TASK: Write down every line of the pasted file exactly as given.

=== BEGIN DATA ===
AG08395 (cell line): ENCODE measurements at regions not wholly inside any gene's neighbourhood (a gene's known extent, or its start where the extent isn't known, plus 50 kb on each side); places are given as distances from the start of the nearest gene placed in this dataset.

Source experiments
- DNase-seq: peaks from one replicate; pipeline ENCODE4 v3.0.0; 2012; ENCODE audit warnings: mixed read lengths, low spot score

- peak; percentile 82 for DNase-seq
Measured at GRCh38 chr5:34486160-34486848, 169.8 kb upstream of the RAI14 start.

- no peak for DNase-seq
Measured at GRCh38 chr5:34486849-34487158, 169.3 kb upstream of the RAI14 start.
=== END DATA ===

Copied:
AG08395 (cell line): ENCODE measurements at regions not wholly inside any gene's neighbourhood (a gene's known extent, or its start where the extent isn't known, plus 50 kb on each side); places are given as distances from the start of the nearest gene placed in this dataset.

Source experiments
- DNase-seq: peaks from one replicate; pipeline ENCODE4 v3.0.0; 2012; ENCODE audit warnings: mixed read lengths, low spot score

- peak; percentile 82 for DNase-seq
Measured at GRCh38 chr5:34486160-34486848, 169.8 kb upstream of the RAI14 start.

- no peak for DNase-seq
Measured at GRCh38 chr5:34486849-34487158, 169.3 kb upstream of the RAI14 start.